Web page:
October 30, 2017
By Craig M. Berger
In the sign and graphics industry, large-scale companies and institutions have often been at the centre of innovations in design and fabrication. This is because the organizations behind well-known brands can afford to spend extra money on high-quality materials and well-known designers.
Their high level of visibility can lead to a misleading snapshot of innovation, however, because at the same time, many new and exciting approaches have come from small businesses, especially those that have worked to stand out from the crowd through their authenticity and contrasting style.
There is nothing novel to this trend. In the post-war culture of the 1950s, for example, many small businesses invested in creative, flashing neon signs to capture the public’s attention, particularly as more of their potential customers travelled by car.
Today, the spirit of ‘grassroots’ innovation in signage is occurring for new reasons. Small businesses like food trucks and carts, brewhouses and recently legalized marijuana dispensaries are all seeking ways to differentiate themselves from each other in an increasingly busy marketplace. And in some cases, these businesses are even run by former artists and designers who are still looking to make their mark visually with their work in the public environment.
Due to these businesses’ small size, their design interventions can occur quickly and flexibly, creating design trends large organizations cannot match but may attempt to emulate in the future.
Reinventing murals with digital printing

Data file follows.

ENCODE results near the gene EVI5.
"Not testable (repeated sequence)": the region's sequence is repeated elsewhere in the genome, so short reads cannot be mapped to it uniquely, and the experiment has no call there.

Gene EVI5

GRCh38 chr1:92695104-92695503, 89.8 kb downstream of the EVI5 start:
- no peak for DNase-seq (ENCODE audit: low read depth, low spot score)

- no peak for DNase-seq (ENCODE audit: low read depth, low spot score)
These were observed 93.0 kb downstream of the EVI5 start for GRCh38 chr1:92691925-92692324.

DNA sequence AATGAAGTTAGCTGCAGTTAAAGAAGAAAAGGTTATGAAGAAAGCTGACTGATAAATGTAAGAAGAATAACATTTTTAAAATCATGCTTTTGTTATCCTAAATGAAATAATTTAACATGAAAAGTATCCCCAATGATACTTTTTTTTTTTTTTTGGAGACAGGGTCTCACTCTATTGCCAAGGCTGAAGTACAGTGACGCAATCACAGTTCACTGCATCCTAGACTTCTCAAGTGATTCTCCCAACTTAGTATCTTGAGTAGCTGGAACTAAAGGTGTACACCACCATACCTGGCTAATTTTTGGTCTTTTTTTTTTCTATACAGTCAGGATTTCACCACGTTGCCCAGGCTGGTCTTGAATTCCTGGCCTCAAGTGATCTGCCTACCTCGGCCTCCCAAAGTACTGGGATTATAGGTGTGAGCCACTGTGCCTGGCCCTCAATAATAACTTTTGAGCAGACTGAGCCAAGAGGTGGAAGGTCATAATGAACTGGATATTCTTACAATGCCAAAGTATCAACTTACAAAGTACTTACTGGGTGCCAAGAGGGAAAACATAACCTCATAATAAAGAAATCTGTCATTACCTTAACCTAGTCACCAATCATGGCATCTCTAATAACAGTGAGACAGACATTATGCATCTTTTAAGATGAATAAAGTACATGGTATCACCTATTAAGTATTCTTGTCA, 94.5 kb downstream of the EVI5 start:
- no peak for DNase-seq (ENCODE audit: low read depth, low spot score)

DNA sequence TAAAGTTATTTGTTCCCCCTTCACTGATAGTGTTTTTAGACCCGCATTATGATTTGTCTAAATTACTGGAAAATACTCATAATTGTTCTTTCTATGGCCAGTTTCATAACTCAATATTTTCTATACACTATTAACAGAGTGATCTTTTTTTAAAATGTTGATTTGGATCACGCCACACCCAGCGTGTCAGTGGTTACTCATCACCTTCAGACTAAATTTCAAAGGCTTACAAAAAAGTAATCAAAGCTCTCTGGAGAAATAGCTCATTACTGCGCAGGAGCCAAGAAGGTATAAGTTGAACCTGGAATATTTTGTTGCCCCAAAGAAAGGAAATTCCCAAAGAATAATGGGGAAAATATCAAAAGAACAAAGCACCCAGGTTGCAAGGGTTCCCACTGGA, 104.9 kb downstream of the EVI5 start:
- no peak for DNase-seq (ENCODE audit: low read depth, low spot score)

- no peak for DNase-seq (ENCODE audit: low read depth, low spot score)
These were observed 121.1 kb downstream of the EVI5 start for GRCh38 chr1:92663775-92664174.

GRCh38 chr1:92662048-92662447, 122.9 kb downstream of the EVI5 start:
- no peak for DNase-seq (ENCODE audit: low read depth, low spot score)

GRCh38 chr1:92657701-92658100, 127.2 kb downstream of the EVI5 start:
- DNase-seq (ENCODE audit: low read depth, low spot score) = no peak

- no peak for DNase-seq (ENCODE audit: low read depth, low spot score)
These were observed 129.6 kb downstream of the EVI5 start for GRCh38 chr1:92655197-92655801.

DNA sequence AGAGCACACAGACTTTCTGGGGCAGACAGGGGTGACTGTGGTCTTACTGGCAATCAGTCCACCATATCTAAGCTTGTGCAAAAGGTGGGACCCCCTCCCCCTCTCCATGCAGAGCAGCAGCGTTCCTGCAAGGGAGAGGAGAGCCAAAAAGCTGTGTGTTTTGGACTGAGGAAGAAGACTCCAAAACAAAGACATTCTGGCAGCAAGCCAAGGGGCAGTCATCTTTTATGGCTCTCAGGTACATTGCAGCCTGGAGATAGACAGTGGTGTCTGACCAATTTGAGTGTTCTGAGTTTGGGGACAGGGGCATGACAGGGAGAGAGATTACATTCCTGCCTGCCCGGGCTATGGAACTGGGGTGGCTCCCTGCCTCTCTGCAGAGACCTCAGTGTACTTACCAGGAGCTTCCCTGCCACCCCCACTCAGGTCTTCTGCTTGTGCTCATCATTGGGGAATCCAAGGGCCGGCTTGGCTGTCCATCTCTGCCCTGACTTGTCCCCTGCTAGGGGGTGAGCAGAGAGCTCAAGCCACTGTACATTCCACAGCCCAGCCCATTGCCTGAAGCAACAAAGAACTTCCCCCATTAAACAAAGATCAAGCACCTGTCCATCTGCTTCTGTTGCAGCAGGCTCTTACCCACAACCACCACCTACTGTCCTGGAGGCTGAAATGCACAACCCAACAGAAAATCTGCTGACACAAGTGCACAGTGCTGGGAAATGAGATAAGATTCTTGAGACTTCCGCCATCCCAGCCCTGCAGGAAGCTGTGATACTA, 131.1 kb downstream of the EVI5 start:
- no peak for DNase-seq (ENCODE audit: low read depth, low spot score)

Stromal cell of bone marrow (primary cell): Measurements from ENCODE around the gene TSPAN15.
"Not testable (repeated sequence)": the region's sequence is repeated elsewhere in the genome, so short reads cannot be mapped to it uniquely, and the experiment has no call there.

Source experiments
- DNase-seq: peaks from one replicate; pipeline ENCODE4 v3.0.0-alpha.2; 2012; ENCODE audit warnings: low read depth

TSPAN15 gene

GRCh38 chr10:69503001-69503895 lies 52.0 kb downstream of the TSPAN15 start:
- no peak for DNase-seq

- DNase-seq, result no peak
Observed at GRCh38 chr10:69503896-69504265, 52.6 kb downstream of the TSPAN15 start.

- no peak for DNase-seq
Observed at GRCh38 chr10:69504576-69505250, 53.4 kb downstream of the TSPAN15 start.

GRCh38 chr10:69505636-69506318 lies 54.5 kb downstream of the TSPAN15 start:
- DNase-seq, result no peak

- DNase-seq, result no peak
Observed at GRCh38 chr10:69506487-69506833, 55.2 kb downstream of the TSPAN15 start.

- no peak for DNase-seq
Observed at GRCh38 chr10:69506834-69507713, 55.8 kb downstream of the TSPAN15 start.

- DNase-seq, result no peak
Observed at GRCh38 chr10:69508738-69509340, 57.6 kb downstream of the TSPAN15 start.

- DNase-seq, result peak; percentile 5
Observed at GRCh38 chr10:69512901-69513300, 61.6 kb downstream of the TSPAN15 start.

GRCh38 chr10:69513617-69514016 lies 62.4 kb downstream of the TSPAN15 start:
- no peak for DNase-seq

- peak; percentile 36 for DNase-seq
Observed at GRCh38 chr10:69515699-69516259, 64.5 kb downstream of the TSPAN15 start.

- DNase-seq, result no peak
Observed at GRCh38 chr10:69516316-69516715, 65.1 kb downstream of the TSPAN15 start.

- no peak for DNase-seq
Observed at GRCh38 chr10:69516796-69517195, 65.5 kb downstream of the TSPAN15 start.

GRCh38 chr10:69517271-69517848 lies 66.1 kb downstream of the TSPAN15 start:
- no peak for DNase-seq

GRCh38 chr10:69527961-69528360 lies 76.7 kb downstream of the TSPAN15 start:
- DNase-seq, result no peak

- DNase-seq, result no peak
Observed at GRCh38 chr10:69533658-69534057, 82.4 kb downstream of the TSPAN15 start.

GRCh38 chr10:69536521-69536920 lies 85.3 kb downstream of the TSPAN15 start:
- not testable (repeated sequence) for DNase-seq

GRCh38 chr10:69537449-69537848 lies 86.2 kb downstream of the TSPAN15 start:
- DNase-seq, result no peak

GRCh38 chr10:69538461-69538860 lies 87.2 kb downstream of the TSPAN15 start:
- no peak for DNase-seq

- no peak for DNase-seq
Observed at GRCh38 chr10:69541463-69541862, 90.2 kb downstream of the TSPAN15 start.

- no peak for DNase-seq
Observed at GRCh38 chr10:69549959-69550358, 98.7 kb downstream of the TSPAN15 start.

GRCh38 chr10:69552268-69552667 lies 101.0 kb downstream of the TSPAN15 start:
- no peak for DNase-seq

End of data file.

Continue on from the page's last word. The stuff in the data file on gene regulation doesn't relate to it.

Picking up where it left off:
Many of the technological developments that have affected signmaking in the last decade or so have been a boon for small businesses in particular. And none of these has been more dramatic than the use of digital large-format inkjet printers to produce interior and exterior graphics for placemaking applications. The cost of durable indoor vinyl, especially, has dropped substantially in recent times, putting it in reach of even the smallest business.
This has spurred innovation in the design and creation of large, colourful murals and other artwork for public environments. In some cases, they are combined with transparent effects or illumination. Future trends will depend on the further advances in materials.
Creative cutting and natural materials
Similar to the widespread adoption of large-format digital inkjet printers, computer numerical control (CNC) routers can now be found in the finishing departments of even the smallest sign shops. These machines allow signs and graphics to be cut creatively into any number of shapes and sizes.
At the same time, many signmakers are collaborating with artisans to develop projects that use atypical materials, including natural wood, bronze and weathering steel. By engraving, layering and even burning these substrates, they can create a richer palette of visual effects, which are now being adopted for larger brands, too.
Turning buildings into signs
Another major focus of grassroots innovation in signmaking has been adaptation to new buildings’ architecture. Today’s office buildings, shopping centres and other facilities tend to feature extensive glass façades facing the street, which provide the perfect surface to install digitally printed window graphics.
They also provide an opportunity to combine identification (ID) signs, printed graphics and innovative illumination in creative ways, allowing entire building façades to serve as eye-catching signage.
Driving future trends
As society continues to evolve, the way people look at and engage with buildings has changed. To attract attention, small businesses must rise above the clutter, so they are motivated to try innovative ideas in terms of signs and graphics. The lessons learned from their efforts will, in turn, drive trends at a larger scale.
Craig M. Berger is chair of the visual presentation and exhibition design department of the Fashion Institute of Technology’s (FIT’s) School of Art and Design and runs his own firm, Craig Berger Management Consulting, which assists fabricators, manufacturers and institutions with design-based marketing and education strategies. For information, contact him via e-mail at firstname.lastname@example.org.
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